The future of APIs is (still) beginners
by Taylor Barnett-Torabi
This blog post is part of API Futures, a creator-led initiative that brings together a diverse array of voices from across the API community. Each participant shares what they believe is the most significant opportunity or challenge in 2024 (and beyond). Think of it like webring for folks who want to talk about the future of APIs. Other blog posts and videos are on the API Futures page. I’ll be adding some more folks’ posts throughout the post.
In a talk in 2019, I said, “Beginners’ struggles are all our struggles.” Now, five years later, I still find this entirely true. The future of APIs is (still) beginners.
In this blog post, I want to explore what a beginner is, why it is essential to center APIs around beginners, and provide some examples and lessons based on real experiences from my API developer experience work.
What is a beginner?
Before I get into the “why,” I want to clearly define what I believe a “beginner” is. Historically, I found the term “beginner” in software development to mean “someone new to software development.” In the case of APIs, someone is just using APIs for the first time. I want to throw that definition into the trash. 🚮 Instead, I want to use this definition: A beginner is someone new to anything. It could be a specific API, tool, framework, or anything -- even something as small as a feature!
This definition of beginners is not only more inclusive and brings more folks into our tent of beginners, but it also allows us to view APIs through a new lens, even for experienced developers.
For example, both a first-year developer and an experienced developer can have the same struggles with an API if the API design is not well thought out. It is an everyone problem.
So, why is the future of APIs beginners?
When you treat your audience as beginners, it makes the API better. You are forced to think through your models, endpoint naming conventions, authentication methods, the whole getting started experience, how different endpoints interact, and so much more. You can’t just yeet it out there and think, “Developers will know what to do.”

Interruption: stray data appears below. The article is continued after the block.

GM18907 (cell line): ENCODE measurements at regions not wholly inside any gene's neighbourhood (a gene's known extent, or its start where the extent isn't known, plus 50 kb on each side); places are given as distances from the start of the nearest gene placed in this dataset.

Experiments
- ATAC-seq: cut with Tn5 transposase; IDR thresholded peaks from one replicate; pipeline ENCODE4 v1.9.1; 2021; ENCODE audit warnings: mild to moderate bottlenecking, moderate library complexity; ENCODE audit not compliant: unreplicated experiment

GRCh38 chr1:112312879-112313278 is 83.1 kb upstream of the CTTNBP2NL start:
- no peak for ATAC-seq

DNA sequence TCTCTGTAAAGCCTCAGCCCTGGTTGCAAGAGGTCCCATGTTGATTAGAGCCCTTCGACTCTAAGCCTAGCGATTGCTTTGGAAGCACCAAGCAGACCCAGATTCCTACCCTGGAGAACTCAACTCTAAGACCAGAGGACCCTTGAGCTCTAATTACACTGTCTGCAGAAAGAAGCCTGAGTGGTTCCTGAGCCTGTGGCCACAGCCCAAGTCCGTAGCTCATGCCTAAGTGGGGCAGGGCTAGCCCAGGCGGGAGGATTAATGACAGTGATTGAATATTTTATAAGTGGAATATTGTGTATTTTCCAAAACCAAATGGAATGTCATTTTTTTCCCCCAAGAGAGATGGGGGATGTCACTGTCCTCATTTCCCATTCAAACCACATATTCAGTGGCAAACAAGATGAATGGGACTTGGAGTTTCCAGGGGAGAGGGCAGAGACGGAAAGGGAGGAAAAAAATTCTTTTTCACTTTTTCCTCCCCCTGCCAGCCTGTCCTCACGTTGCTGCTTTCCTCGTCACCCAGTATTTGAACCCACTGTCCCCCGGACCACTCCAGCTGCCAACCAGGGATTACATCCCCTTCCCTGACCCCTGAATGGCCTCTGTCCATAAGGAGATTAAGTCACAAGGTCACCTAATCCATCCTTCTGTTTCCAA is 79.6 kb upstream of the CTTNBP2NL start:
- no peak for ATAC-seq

This may seem obvious to some, but many API producers still struggle. And it is only becoming more critical.
Every minute a developer spends on a confusing API that is supposed to solve an undifferentiated software problem for them is a minute they could have focused on their core business goals. And, like, actually building a product! (I think most of us like salaries, right?) We’ve come to rely on APIs for so much. We don’t have time to waste on them.
Suppose something is intuitive to a beginner. In that case, it will provide an excellent developer experience to a more experienced developer. We all benefit by centering on beginners.
An easy one
Let’s take code examples as an example. (Obviously, I 💜 examples. Should I say “example” again?)
Do you know who loves code examples? Every developer, not just beginners. Years ago, while I was working at Keen IO, a data analytics API company, we surveyed our community of users. The biggest thing they wanted more of was: Examples! These were often senior folks on engineering teams building on top of our API. It wasn’t just the early career folks. And it wasn’t like we had no code examples; we definitely did, but it was really important to all developers.
This, of course, assumes that you want other folks outside of your immediate team to use the API and view the API as a “product.” See Marsh’s post on How simplistic API product thinking is holding back progress.